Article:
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Wilco van Esch

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    The Simple Shapes of Stories

    Mood graph for Snow White

    Inspired by a short lecture by Kurt Vonnegut on the shapes of stories, I decided to graph the general mood in well-known stories.

    I wrote a simple parser (using Python + NLTK) which evaluates a given text based on two collections of keywords, one collection of words indicating a positive, up-beat tone and the other collection indicating a negative, dramatic tone. I then graphed the results.

    Let’s start by looking at fairy tales:

    Hansel and Gretel by the brothers Grimm

    Mood graph for Hansel and Gretel

    As you can see, a negative mood prevails at the start of the story. It’s a poor household and a terrible plan is hatched. Hansel and Gretel are abandoned, twice, but Hansel is optimistic and pragmatic. Things don’t look too bad. However, they grow increasingly hungry and tired, and if that wasn’t bad enough they meet an old woman who prefers to eat children rather than sweets. However, everyone lived happily ever after. Except (spoiler alert) the witch. And (spoiler alert) the mother.

    Little Red Riding Hood – the version by the brothers Grimm

    Mood graph for Little Red Riding Hood

    This graph doesn’t work as well, since it is a very short story, but is fairly accurate. The reason the negativity doesn’t appear until the end is because Little Red Riding Hood is happily on her way to her grandmother, with the only outspoken drama when the wolf “ate her up”, which does not trigger my parser. Only towards the end do the horrors come out in the open.

    Let’s take a quick detour to larger stories before revisiting fairy tales in a comparison of Disney and the original versions.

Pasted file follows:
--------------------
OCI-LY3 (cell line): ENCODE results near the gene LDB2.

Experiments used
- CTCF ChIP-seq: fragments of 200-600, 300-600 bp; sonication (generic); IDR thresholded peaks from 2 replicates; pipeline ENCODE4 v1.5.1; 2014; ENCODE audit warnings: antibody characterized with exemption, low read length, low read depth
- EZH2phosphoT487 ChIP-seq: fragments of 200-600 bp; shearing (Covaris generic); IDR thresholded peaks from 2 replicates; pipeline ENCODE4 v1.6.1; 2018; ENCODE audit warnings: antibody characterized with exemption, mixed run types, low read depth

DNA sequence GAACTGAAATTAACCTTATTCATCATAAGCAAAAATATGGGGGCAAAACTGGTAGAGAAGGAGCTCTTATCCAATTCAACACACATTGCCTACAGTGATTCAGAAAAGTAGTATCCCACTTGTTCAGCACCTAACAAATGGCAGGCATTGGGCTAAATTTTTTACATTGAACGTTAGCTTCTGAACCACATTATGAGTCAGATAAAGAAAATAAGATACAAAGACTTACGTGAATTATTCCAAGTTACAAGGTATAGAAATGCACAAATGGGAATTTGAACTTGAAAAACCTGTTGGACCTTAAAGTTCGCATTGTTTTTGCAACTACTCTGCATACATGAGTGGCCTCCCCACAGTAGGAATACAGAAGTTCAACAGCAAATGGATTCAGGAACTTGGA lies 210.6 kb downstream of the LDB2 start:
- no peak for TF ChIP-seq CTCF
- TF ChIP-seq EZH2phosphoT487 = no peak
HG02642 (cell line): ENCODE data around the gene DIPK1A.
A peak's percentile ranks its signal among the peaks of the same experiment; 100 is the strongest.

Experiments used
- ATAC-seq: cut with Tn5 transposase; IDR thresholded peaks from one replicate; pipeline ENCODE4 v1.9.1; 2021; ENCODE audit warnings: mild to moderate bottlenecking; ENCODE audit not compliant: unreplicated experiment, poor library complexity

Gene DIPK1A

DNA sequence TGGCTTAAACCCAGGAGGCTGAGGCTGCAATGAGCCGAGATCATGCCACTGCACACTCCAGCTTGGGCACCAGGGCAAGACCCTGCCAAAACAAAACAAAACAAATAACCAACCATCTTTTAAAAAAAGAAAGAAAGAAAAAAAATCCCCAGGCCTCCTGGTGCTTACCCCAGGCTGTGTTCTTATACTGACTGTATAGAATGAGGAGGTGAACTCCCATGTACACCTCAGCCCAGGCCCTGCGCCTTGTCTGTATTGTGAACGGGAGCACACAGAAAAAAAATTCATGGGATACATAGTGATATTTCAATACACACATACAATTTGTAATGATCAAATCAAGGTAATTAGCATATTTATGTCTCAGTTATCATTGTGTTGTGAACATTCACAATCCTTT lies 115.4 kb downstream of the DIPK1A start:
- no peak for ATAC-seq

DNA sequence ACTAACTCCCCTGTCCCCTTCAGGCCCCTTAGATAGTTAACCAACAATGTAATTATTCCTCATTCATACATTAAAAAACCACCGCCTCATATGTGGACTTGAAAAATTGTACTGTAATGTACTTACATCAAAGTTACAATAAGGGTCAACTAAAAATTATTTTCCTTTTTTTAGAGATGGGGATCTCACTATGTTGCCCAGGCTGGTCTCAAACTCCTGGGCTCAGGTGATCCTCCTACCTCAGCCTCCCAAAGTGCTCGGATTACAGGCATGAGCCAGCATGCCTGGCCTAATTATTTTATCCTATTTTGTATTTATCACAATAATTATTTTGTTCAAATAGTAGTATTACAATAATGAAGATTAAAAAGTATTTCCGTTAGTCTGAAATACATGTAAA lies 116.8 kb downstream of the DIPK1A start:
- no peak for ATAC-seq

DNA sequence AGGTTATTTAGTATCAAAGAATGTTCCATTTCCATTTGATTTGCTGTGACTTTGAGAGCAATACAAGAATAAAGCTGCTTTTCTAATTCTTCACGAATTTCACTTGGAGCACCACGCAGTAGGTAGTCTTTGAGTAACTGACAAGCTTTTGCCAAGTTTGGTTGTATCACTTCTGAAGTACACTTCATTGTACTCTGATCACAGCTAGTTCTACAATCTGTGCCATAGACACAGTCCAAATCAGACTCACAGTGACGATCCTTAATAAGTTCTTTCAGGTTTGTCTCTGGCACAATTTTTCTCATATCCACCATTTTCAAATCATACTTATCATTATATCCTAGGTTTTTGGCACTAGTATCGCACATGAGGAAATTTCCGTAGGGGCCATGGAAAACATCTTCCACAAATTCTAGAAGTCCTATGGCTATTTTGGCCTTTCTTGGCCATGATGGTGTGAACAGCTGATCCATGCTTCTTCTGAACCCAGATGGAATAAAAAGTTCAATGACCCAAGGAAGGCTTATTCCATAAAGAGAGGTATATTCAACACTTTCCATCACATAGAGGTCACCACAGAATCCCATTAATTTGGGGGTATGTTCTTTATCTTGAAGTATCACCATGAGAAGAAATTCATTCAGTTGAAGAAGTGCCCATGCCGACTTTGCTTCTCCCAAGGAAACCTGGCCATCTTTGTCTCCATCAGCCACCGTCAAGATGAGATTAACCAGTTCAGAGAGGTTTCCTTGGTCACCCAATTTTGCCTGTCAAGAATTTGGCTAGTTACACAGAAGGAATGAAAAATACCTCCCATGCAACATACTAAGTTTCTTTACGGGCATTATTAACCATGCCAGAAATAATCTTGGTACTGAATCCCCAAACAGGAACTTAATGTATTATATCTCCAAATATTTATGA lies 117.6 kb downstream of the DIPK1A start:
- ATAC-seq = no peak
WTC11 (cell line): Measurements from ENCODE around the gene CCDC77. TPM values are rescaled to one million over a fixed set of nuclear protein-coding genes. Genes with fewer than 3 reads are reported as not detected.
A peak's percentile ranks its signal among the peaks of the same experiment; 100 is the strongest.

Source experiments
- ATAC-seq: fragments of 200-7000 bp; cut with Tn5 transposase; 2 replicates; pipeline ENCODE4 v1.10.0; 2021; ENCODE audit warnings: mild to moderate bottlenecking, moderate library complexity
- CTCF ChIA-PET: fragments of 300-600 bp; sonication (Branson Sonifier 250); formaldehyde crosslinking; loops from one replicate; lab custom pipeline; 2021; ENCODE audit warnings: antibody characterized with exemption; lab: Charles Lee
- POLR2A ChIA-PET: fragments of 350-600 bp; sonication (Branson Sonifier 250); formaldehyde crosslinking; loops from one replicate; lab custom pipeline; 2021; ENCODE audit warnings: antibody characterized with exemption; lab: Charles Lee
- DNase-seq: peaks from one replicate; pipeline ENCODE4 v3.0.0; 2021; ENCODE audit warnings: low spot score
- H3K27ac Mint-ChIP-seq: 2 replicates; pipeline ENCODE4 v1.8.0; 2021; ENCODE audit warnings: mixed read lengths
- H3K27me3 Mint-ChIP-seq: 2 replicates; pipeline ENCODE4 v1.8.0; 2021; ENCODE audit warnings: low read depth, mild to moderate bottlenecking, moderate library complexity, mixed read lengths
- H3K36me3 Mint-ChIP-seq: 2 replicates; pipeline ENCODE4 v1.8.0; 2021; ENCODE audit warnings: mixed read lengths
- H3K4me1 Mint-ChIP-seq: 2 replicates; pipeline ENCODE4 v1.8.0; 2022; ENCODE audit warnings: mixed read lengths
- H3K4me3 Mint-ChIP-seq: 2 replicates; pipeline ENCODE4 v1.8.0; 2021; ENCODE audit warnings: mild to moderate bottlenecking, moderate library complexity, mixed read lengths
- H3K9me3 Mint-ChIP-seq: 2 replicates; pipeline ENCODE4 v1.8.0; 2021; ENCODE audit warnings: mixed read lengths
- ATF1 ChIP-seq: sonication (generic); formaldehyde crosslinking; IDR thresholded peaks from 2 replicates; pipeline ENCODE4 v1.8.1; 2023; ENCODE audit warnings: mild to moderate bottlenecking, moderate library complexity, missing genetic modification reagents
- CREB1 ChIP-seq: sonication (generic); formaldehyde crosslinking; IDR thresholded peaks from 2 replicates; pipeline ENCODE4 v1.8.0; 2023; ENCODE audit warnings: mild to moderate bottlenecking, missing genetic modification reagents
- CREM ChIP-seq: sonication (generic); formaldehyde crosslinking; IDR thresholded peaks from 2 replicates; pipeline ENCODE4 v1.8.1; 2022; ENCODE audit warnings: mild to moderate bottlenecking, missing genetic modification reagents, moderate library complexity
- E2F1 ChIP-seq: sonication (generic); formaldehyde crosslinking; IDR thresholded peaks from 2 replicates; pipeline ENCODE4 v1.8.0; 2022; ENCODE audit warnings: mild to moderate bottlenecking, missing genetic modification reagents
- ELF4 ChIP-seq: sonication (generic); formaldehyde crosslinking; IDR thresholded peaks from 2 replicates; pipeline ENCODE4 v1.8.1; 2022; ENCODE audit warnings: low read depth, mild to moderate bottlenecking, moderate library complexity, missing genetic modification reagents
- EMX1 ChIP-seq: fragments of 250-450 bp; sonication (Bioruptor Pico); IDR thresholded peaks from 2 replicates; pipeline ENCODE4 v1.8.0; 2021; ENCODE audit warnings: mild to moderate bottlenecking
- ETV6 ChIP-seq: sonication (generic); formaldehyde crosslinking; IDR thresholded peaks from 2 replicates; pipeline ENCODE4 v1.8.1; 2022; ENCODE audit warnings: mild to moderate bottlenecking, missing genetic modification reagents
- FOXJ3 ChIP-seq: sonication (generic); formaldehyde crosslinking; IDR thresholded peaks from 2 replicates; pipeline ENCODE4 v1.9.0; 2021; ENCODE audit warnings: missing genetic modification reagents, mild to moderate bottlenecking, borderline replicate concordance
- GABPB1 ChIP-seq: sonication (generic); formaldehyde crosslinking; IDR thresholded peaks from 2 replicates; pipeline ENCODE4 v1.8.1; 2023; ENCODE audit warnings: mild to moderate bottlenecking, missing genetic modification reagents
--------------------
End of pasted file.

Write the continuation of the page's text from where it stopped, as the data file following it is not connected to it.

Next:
Pride and Prejudice by Jane Austen

    Transparent mood graph for Pride and Prejudice

    Pride and Prejudice would have looked like a thoroughly up-beat story if we hadn't lifted the veil of positivity to reveal the darkness underneath.

    A Tale of Two Cities by Charles Dickens

    Mood graph for A Tale of Two Cities

    Accurate? I haven’t read the novel, but the plot is far darker than this graph indicates. Perhaps Dickens uses a vocabulary which is not well covered by the collections of words I’ve used.

    Now, let’s move from Dickens to Disney.

    The Little Mermaid (transcript of the Disney animation, 1989)

    Mood graph for The Little Mermaid by Disney

    Something terrible peeking up in the middle there. Now let’s compare this to the original, which is supposed to be rather more brutal.

    The Little Mermaid by Hans Christian Andersen

    Mood graph for The Little Mermaid by Hans Christian Andersen

    Strikingly similar.

    Snow White (transcript of the Disney animation, 1937)

    Mood graph for Snow White by Disney

    Disney’s version has a very clear and simple story arc much like Vonnegut’s first graph in his lecture.

    Snow White (by the brothers Grimm)

    Mood graph for Snow White by the brothers Grimm

    A significant difference. Grimm’s version is balanced and, well, more grim compared to the Disney script, though still leading to a happy end.